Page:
unpublished work
and interpret design philosophies, processes and outputs for creating their own
transition manifestos, and building their own projects. Diverse qualifications of
miniature painting play complementary roles in making the urban design process more
inclusive and democratic:
(1) association with scripts makes the projects, their policies and processes more
readable for the local inhabitants;
(2) multiplicity of viewpoints underlines the relations between diverse components and
outcomes of design;
Miniature as
a way of
Source: By Nursultan Eshenaliev, student of De-Urban Design Studio 2017–2018
Fall (Sadri and Zeybekoğlu-Sadri, 2018)
(3) multiplicity of events enables designers to present transitions and various phases
of design;
(4) incompleteness creates the possibility of revisions and contributions;
(5) absence of hierarchy prevents the supremacy of one part of the project over the
others and accordingly avoids exclusions; and
(6) descriptive presentation expresses the diverse agents of design and their relations in
a holistic way.
Plate 10.
A vision for
Manhattan 2050
Plate 11.
Present and future
connection between a
selected neighborhood
in Istanbul with the
city and region
Source: By Seda Baydur, student of De-Urban Design Studio, 2018–2019 Fall,
unpublished work
In addition to the pedagogical benefits of using the creative medium of miniature in urban
design studio, the potential of miniature in not limiting designers and students to the final
outcome of their design and encouraging them to include the process of design which has
the potential of transforming design professions toward more democratic and inclusive
practices. Miniature helps to create a more direct and organic direction between the design
and users of the projects. Just as the language shapes our thinking, this new representation
tool provides a new way of thinking for designers.
Miniature as
a way of
Source: By Kaan Benli, student of De-Urban Design Studio, 2017–2018 Fall
(Sadri and Zeybekoğlu-Sadri, 2018)
Ali Al-Mashhadi, S. (1487a), “Funeral procession, Folio 35r from a Mantiq al-tair (Language of the
Birds)”, Metropolitan Museum of Art, New York, NY.
Ali Al-Mashhadi, S. (1487b), “The anecdote of the man who fell into the water, folio 44r from a Mantiq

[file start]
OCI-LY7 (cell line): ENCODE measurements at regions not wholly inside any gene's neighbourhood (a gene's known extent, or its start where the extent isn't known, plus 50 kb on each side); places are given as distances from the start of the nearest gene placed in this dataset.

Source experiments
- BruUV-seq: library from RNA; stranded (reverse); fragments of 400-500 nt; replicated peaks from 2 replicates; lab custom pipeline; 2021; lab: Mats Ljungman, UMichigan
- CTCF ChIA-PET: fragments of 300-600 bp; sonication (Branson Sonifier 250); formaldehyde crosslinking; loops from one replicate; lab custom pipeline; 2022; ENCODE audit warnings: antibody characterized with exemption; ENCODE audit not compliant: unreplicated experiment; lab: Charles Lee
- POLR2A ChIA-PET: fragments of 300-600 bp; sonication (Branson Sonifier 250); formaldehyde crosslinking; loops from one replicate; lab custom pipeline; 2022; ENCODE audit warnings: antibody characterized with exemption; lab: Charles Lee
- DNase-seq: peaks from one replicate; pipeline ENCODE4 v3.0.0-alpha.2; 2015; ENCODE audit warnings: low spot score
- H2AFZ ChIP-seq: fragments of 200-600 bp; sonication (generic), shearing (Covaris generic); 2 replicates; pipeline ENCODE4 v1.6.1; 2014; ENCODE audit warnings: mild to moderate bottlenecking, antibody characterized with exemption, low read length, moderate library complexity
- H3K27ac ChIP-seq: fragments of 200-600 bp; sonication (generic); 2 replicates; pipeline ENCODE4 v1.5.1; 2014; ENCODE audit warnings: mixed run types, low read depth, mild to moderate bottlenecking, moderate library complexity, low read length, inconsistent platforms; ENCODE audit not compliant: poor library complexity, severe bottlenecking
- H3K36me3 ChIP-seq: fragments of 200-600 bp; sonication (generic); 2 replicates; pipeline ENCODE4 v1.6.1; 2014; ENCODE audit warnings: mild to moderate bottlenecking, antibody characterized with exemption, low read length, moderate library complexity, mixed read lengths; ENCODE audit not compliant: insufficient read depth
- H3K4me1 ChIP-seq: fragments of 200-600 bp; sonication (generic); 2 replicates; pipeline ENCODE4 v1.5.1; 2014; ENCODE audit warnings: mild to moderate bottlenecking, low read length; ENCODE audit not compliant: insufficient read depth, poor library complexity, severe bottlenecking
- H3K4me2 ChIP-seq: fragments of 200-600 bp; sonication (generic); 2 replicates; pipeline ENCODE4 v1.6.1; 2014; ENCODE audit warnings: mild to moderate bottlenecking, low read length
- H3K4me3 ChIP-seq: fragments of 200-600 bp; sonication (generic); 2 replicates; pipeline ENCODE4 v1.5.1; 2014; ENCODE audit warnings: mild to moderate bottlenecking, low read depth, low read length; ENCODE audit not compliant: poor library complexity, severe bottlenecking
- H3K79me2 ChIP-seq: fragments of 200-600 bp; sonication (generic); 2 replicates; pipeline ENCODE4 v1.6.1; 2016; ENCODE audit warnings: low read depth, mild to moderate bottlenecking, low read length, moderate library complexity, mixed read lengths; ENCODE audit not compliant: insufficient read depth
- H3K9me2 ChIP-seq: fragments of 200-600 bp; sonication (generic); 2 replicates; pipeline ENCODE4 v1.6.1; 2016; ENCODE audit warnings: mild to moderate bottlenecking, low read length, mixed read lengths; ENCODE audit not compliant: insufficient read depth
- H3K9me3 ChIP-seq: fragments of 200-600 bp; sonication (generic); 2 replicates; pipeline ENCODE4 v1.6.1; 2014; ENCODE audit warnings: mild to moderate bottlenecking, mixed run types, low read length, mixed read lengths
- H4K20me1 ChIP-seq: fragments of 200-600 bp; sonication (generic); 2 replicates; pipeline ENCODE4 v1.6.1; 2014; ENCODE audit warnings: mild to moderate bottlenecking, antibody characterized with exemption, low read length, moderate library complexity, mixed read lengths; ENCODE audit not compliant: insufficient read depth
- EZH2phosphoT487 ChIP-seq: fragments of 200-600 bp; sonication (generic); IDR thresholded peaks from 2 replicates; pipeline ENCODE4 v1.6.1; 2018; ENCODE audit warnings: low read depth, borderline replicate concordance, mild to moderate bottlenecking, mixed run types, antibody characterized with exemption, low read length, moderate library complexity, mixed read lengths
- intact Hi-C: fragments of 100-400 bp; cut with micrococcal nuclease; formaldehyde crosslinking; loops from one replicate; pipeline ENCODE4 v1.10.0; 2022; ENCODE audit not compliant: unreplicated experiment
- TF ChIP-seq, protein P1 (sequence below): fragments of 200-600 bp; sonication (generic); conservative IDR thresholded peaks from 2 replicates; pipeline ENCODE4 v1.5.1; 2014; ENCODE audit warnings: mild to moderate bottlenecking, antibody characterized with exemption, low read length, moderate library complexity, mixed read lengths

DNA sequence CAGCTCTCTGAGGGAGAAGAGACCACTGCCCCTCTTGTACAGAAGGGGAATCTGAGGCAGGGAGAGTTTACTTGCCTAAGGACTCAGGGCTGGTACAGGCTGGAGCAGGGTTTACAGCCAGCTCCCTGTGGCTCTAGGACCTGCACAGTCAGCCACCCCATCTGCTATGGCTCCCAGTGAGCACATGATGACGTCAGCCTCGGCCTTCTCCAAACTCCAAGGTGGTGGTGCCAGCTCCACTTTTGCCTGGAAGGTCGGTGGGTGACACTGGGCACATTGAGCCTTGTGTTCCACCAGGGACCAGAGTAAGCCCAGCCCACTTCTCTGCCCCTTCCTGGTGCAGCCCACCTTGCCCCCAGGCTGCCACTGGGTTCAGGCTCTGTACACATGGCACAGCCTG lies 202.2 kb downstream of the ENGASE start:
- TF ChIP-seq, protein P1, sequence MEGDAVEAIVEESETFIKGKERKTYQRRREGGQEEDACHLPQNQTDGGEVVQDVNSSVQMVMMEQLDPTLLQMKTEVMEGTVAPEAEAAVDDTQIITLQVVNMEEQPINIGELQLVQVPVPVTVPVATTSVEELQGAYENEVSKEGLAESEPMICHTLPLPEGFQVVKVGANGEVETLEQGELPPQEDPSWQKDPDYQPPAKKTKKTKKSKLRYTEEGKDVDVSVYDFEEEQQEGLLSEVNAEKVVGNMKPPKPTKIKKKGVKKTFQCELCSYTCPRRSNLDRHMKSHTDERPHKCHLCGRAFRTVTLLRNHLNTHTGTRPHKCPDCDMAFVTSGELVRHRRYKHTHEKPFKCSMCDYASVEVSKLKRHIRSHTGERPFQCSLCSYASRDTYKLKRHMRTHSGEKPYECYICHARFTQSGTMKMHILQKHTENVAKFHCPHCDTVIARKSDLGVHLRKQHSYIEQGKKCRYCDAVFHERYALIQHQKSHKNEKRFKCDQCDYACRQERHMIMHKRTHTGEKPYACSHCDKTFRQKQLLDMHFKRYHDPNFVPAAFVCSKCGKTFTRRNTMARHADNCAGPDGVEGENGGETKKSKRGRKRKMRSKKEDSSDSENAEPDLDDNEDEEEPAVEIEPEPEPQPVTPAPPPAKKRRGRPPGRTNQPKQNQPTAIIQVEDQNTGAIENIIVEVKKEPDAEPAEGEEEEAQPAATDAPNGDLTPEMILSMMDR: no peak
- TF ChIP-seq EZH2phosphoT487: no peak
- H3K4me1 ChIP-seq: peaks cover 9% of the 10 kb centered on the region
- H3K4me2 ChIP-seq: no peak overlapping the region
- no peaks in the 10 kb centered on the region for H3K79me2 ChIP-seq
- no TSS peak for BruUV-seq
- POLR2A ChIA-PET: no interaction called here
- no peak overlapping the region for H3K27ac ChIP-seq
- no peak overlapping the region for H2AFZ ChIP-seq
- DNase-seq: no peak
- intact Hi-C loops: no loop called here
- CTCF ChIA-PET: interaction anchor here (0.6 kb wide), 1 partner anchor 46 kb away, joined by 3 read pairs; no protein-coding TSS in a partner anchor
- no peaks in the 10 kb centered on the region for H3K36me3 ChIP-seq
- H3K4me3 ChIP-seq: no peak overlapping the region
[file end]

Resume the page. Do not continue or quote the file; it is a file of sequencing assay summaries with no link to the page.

al-tair (Language of the Birds)”, Metropolitan Museum of Art, New York, NY.
Bookchin, M. (2006), Social Ecology and Communalism, AK Press, Oakland, CA.
Plate 12.
A proposal of
activities for the
transition of Kibera
in Nairobi to
its inhabitants
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story/775780/aga-khan-museum-decoding-the-muslim-past/ (accessed February 9, 2019).
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Bilgiler”, Atatürk Üniversitesi Sosyal Bilimler Enstitüsü Dergisi, Vol. 19 No. 1, pp. 227-238.
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pp. 285-303.
Mollison, B. (2002), Permaculture a Designer’s Manual, 2nd ed., Tagari, Tasmania, AU.
Mollison, B. and Holmgren, D. (1990), Permaculture One: A Perennial Agriculture for Human
Settlements, Tagari Publications, Tasmania, AU.
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of Divan of Hafiz”, Resim, Harvard Art Museums, Cambridge, MA.
Önel, D. (2016), “Matrakçı Nasuh İstanbul’da”, available at: https://oggito.com/icerikler/matrakcinasuh-istanbul-da/11006 (accessed February 9, 2019).
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Further reading
Bookchin, M. (1992), Urbanization without Cities the Rise and Decline of Citizenship, revised ed., Black
Rose Books, Montréal and New York, NY.
Lefebvre, H. (1991), The Production of Space, Blackwell Publishing, Oxford and Victoria, Malden, MA.
Corresponding author
Hossein Sadri can be contacted at: hosadri@gmail.com